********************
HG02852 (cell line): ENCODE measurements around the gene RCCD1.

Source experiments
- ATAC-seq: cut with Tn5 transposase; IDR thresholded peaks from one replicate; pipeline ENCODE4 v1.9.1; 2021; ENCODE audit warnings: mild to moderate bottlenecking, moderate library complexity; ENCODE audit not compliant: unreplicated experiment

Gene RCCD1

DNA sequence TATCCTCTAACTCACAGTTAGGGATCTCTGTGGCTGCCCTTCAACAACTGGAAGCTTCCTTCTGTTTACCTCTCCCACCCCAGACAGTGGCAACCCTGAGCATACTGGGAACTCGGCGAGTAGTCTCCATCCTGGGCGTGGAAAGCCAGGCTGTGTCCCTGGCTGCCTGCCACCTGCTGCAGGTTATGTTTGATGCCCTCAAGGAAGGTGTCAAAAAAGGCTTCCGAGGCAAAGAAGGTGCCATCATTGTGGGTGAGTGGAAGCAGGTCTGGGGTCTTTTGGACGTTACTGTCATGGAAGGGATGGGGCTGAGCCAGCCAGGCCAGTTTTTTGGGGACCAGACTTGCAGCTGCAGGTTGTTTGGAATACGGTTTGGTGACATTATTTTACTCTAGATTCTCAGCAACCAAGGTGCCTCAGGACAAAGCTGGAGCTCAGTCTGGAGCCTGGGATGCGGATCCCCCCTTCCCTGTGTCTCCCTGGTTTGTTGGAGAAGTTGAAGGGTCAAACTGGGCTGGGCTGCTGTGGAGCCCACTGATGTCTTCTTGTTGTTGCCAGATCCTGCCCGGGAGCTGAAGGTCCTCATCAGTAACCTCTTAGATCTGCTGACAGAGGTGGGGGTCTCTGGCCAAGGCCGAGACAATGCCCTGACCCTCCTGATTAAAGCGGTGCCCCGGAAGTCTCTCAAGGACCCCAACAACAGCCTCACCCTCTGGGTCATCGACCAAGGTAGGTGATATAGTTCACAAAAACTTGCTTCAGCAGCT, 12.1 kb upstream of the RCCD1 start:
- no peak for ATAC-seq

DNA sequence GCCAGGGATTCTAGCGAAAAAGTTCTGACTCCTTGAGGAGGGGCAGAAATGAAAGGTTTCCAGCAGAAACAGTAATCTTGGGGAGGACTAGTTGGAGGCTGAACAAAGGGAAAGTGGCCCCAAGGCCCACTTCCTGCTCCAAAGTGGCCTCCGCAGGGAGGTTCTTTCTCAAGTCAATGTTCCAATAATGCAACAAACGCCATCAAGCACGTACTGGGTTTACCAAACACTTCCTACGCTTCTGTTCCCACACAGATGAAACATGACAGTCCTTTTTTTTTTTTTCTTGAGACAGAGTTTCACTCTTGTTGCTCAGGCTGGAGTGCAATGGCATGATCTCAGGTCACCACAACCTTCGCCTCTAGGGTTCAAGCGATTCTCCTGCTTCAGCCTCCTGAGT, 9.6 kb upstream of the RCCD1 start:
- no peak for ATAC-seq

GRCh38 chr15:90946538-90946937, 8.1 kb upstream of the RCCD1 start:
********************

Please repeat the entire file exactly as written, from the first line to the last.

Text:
HG02852 (cell line): ENCODE measurements around the gene RCCD1.

Source experiments
- ATAC-seq: cut with Tn5 transposase; IDR thresholded peaks from one replicate; pipeline ENCODE4 v1.9.1; 2021; ENCODE audit warnings: mild to moderate bottlenecking, moderate library complexity; ENCODE audit not compliant: unreplicated experiment

Gene RCCD1

DNA sequence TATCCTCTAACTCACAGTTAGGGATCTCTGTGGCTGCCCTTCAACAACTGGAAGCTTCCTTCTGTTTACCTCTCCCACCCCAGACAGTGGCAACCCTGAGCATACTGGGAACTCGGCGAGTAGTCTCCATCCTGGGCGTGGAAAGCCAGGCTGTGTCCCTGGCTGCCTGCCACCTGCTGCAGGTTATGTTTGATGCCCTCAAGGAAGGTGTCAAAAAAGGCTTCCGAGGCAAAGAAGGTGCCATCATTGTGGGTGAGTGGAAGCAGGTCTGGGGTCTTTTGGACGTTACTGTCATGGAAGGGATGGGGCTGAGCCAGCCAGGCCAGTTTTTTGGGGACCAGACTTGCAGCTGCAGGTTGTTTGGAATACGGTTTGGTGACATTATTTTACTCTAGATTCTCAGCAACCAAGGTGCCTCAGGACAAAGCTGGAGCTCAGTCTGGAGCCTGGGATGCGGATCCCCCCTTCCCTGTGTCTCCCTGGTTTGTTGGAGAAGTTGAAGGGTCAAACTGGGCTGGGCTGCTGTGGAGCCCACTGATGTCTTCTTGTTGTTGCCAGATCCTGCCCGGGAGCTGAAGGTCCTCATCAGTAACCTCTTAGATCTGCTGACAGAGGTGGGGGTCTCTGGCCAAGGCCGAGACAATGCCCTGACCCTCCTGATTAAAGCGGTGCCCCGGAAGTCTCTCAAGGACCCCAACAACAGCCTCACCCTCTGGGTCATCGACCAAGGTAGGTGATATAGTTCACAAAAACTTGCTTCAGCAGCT, 12.1 kb upstream of the RCCD1 start:
- no peak for ATAC-seq

DNA sequence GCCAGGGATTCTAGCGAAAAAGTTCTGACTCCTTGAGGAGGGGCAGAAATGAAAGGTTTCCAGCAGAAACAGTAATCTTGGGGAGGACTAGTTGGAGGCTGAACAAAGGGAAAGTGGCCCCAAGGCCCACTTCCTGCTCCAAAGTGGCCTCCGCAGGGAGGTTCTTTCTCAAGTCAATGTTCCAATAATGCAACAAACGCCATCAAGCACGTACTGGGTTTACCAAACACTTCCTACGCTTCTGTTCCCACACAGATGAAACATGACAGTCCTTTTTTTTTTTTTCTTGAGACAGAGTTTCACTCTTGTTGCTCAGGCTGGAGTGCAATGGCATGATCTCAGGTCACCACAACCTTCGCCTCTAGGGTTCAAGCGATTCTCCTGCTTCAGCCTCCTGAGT, 9.6 kb upstream of the RCCD1 start:
- no peak for ATAC-seq

GRCh38 chr15:90946538-90946937, 8.1 kb upstream of the RCCD1 start: